Next, the Court considered Zuliani v. State, 97 S.W.3d 589, (Tex.Crim.App.2003) and held that the courts of appeals should review the evidence in a factual-sufficiency *484 review of the elements of the offense using both of the Johnson standards. Zuliani, 97 S.W.3d at 593-94. The Court stated that "the reviewing court reviews all of the evidence in a neutral light and asks whether the State's evidence taken alone is too weak to support the finding and whether the proof of guilt, although adequate if taken alone, is against the great weight and preponderance of the evidence." Id. citing Johnson, 23 S.W.3d at 11. Once again, the preponderance-of-the-evidence language creeps into a factual-sufficiency review where the burden of proof at trial was beyond a reasonable doubt. And, the Court's statement that the reviewing court must use both standards is confusing. The court does not have to use both standards, however, it may use either standard even though the State had the burden of proof. The Court remanded the case to the court of appeals because it had analyzed the evidence using only the great-weight-and preponderance standard but did not consider whether the evidence was so weak as to be manifestly unjust. In other words, when reviewing the elements of the offense, even though the State has the burden of proof, courts of appeals may use both standards to determine whether the evidence was factually sufficient when contrary evidence exists.

The Texas Supreme Court recently dealt with the issue of a factual-sufficiency review when the burden of proof at trial was higher than preponderance of the evidence. In In re C.H., the court adopted a factual-sufficiency standard of review for cases in which the burden of proof is clear and convincing evidence. The court stated:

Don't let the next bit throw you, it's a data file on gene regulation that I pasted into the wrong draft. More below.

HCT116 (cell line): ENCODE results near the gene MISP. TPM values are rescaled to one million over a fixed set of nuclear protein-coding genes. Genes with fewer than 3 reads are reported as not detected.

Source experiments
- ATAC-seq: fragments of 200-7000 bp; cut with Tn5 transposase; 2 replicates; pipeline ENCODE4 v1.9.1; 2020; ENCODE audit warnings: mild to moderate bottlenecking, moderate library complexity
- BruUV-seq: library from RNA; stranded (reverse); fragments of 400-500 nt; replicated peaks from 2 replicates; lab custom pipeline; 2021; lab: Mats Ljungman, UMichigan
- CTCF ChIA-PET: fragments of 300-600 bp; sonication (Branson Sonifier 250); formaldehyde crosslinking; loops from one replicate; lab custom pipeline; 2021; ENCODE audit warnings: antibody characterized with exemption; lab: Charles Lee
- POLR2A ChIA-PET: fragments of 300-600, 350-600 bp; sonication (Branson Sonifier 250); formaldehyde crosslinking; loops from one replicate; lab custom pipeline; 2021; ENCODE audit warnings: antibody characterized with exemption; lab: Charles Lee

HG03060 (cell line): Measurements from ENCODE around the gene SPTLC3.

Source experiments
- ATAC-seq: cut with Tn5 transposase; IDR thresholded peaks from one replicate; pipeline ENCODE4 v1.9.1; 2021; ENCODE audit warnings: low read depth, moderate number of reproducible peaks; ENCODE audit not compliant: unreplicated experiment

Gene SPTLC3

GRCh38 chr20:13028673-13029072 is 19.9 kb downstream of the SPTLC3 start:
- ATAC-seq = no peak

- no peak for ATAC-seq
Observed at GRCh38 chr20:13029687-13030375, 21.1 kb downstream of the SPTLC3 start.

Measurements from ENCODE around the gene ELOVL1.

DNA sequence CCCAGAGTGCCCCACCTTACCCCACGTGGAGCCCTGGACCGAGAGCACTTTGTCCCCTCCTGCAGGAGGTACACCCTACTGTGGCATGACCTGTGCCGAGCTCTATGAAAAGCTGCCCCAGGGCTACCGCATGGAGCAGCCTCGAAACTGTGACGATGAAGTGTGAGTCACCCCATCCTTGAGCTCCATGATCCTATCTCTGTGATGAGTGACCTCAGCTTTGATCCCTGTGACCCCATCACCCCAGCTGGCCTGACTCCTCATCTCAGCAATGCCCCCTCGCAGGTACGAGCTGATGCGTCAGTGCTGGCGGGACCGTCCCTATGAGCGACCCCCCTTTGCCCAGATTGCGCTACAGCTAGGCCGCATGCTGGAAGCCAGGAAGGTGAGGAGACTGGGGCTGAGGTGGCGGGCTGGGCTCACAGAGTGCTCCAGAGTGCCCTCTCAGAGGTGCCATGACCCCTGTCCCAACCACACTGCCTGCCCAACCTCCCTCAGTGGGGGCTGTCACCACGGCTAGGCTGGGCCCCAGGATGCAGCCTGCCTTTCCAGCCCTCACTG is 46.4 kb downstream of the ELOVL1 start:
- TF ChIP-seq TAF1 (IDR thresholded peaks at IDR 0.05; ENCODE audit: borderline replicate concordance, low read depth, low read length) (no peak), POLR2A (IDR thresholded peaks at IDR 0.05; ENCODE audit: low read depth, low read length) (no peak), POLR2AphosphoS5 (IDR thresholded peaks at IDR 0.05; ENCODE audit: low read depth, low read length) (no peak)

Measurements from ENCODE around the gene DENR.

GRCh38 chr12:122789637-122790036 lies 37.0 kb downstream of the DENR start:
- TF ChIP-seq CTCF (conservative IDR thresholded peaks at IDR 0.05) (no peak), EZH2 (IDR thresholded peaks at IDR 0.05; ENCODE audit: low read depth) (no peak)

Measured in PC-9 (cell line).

We conclude that the burden of proof at trial necessarily affects appellate review of the evidence. Under traditional factual sufficiency standards, a court determines if a finding is so against the great weight and preponderance of the evidence that it is manifestly unjust, shocks the conscience, or clearly demonstrates bias. But that standard is inadequate when evidence is more than a preponderance (more likely than not) but is not clear and convincing. As a matter of logic, a finding that must be based on clear and convincing evidence cannot be viewed on appeal the same as one that may be sustained on a mere preponderance.

In re C.H., 89 S.W.3d 17, 25 (Tex.2002) (citations omitted). We agree with the Supreme Court that the burden of proof at trial dictates the standard of appellate review.

We will attempt to resolve some of the confusion created by the standard that has developed since Clewis by: 1) linking the burden of proof at trial to the standard of review and 2) avoiding language suggestive of a preponderance-of-the-evidence burden of proof. This does not alter the standards elucidated since Clewis, rather it serves only to synthesize the ideas each decision has provided and to acknowledge the necessity for appellate courts to consider the burden of proof at trial when reviewing the factual sufficiency of the evidence. There is only one question to be answered in a factual-sufficiency[2] review: Considering all of the evidence in a neutral light, was a jury rationally justified in finding guilt beyond a reasonable doubt? However, there are two ways in which the evidence may be insufficient. First, when considered by itself, evidence supporting the verdict may be too weak to support the finding of guilt beyond a reasonable doubt. Second, there may be both evidence supporting the verdict and evidence contrary to the verdict. *485 Weighing all the evidence under this balancing scale, the contrary evidence may be strong enough that the beyond-a-reasonable-doubt standard could not have been met, so the guilty verdict should not stand. This standard acknowledges that evidence of guilt can "preponderate" in favor of conviction but still be insufficient to prove the elements of the crime beyond a reasonable doubt. Stated another way, evidence supporting guilt can "outweigh" the contrary proof and still be factually insufficient under a beyond-a-reasonable-doubt standard.